It wasn’t that long ago that listening to new music meant changing the radio station. With today’s access to music easier than ever before, there are numerous free options that can be utilized. Artists can even upload music to free streaming services like SoundCloud to get added exposure if they want. This allows for better brand exposure and it may help to create more sales, since 4 out of 10 people listen to internet subscriptions to find new music. That’s even more than those who use them because it provides a legitimate environment to access music without having to purchase a song.
What Kind Of Music Do People Prefer?
- In 3 out of the last 5 years, Alternative music was the leading genre in sales in the United States with over 50 million albums sold each year.
- When Alternative music isn’t preferred in the US, then R&B music is the standby option for most, leading in sales in the other 2 years.
- The least popular genre of music in the United States is traditionally New Age music.
- Jazz and Dance/Electronic music have about equal levels of sales.
- Country music has been the most consistent selling genre from year to year, losing just 5 million total albums per year in the most recent 5 year period reported.
- The drop of annual album sales in Alternative music in the same time period: 28 million.
- Rock albums, when niche genres are eliminated, lead in sales with over 102 million albums sold per year.
There really isn’t anything like rock and roll, at least to the American market. There have been some in-roads with other demographics, especially the dance and electronica movement, thanks to a growing awareness of European and Asian music trends in the US. With more than 40 million album sales per year for Country music, however, it is remarkable that there aren’t any singles or albums that were able to crack the global top 10. This means that Americans are buying this genre, but hardly anyone else seems to prefer it from a global perspective.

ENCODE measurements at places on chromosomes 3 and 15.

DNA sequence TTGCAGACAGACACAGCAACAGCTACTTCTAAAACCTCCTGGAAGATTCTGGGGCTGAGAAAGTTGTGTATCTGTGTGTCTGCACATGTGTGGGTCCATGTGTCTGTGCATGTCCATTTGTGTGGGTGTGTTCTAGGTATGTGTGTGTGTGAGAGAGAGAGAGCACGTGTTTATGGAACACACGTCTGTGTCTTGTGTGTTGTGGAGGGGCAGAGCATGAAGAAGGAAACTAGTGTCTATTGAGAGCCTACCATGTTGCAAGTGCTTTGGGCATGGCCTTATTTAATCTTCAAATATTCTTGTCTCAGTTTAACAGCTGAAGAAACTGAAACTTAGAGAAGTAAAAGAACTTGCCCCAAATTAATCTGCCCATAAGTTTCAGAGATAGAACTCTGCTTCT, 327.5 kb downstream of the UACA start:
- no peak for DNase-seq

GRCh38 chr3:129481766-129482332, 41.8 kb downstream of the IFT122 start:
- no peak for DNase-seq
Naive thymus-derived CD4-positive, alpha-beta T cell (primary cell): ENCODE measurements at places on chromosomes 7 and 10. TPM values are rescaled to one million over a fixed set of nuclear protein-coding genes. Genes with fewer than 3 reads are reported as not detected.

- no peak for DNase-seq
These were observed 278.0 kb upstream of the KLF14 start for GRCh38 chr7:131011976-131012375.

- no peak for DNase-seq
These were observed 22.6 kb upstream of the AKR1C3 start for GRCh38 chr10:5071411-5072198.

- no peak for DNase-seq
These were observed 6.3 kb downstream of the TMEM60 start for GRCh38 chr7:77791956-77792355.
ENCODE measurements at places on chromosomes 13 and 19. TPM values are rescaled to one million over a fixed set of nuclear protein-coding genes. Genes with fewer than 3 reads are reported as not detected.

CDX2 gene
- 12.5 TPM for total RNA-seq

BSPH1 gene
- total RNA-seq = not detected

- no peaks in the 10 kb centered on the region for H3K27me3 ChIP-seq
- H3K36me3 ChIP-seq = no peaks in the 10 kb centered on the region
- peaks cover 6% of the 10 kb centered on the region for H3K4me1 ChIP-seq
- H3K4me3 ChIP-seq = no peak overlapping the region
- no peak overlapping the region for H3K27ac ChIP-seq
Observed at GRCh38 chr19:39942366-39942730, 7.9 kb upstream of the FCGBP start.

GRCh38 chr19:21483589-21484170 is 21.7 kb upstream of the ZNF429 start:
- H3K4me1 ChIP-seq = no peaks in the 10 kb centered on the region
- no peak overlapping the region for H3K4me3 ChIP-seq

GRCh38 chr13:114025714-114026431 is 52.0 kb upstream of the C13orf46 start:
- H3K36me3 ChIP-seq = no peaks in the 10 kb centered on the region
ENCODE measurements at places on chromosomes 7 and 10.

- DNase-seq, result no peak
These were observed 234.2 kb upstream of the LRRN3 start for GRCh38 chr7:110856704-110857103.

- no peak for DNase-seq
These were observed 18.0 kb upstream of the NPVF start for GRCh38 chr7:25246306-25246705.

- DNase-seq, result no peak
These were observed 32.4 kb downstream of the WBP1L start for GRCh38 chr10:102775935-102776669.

How Much Has Digital Music Changed The Scene?
- The number of digital music downloads that occurred in 2004: 4.6 million.
- There were 118 million digital music downloads that occurred in the United States alone in 2013.
- The total value of the US download market was $1.5 billion, which was actually lower than in 2012, the first time there was a decline since 2004.
- The most popular internet service to access music around the world is YouTube, with 91% brand saturation.
- Amazon [61%] has more music brand and streaming recognition than Spotify [59%].
- Sales in Japan for music declined by over 16% in the last year, and since it’s the world second largest music market, it caused a dramatic decrease in overall revenues.
- Total digital revenues in 2013 for all music genres, however, was $5.9 billion, which was a 4.3% increase over the year before.